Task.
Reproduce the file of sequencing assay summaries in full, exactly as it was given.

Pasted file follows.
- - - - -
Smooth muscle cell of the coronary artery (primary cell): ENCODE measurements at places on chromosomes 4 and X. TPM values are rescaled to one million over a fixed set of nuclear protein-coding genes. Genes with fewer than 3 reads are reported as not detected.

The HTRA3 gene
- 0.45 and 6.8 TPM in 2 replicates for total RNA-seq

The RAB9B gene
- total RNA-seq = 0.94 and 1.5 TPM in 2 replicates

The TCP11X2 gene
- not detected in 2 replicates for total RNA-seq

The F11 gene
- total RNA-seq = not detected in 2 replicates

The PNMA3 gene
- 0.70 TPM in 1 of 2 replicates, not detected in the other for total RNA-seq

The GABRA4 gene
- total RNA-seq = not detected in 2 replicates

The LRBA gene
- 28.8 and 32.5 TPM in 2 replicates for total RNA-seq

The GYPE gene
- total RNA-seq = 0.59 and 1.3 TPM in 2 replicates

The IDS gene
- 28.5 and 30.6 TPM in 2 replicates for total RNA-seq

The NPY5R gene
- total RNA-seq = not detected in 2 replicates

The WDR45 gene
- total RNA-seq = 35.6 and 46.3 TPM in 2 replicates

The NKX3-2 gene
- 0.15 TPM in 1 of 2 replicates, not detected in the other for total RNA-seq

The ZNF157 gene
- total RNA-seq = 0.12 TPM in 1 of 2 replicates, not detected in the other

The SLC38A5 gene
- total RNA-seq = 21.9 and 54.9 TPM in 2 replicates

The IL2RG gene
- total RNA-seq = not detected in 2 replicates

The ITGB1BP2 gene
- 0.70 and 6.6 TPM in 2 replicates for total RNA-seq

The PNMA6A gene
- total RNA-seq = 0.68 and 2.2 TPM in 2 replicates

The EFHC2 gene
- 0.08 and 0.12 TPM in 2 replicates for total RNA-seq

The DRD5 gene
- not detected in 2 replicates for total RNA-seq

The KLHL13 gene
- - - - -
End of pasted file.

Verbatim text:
Smooth muscle cell of the coronary artery (primary cell): ENCODE measurements at places on chromosomes 4 and X. TPM values are rescaled to one million over a fixed set of nuclear protein-coding genes. Genes with fewer than 3 reads are reported as not detected.

The HTRA3 gene
- 0.45 and 6.8 TPM in 2 replicates for total RNA-seq

The RAB9B gene
- total RNA-seq = 0.94 and 1.5 TPM in 2 replicates

The TCP11X2 gene
- not detected in 2 replicates for total RNA-seq

The F11 gene
- total RNA-seq = not detected in 2 replicates

The PNMA3 gene
- 0.70 TPM in 1 of 2 replicates, not detected in the other for total RNA-seq

The GABRA4 gene
- total RNA-seq = not detected in 2 replicates

The LRBA gene
- 28.8 and 32.5 TPM in 2 replicates for total RNA-seq

The GYPE gene
- total RNA-seq = 0.59 and 1.3 TPM in 2 replicates

The IDS gene
- 28.5 and 30.6 TPM in 2 replicates for total RNA-seq

The NPY5R gene
- total RNA-seq = not detected in 2 replicates

The WDR45 gene
- total RNA-seq = 35.6 and 46.3 TPM in 2 replicates

The NKX3-2 gene
- 0.15 TPM in 1 of 2 replicates, not detected in the other for total RNA-seq

The ZNF157 gene
- total RNA-seq = 0.12 TPM in 1 of 2 replicates, not detected in the other

The SLC38A5 gene
- total RNA-seq = 21.9 and 54.9 TPM in 2 replicates

The IL2RG gene
- total RNA-seq = not detected in 2 replicates

The ITGB1BP2 gene
- 0.70 and 6.6 TPM in 2 replicates for total RNA-seq

The PNMA6A gene
- total RNA-seq = 0.68 and 2.2 TPM in 2 replicates

The EFHC2 gene
- 0.08 and 0.12 TPM in 2 replicates for total RNA-seq

The DRD5 gene
- not detected in 2 replicates for total RNA-seq

The KLHL13 gene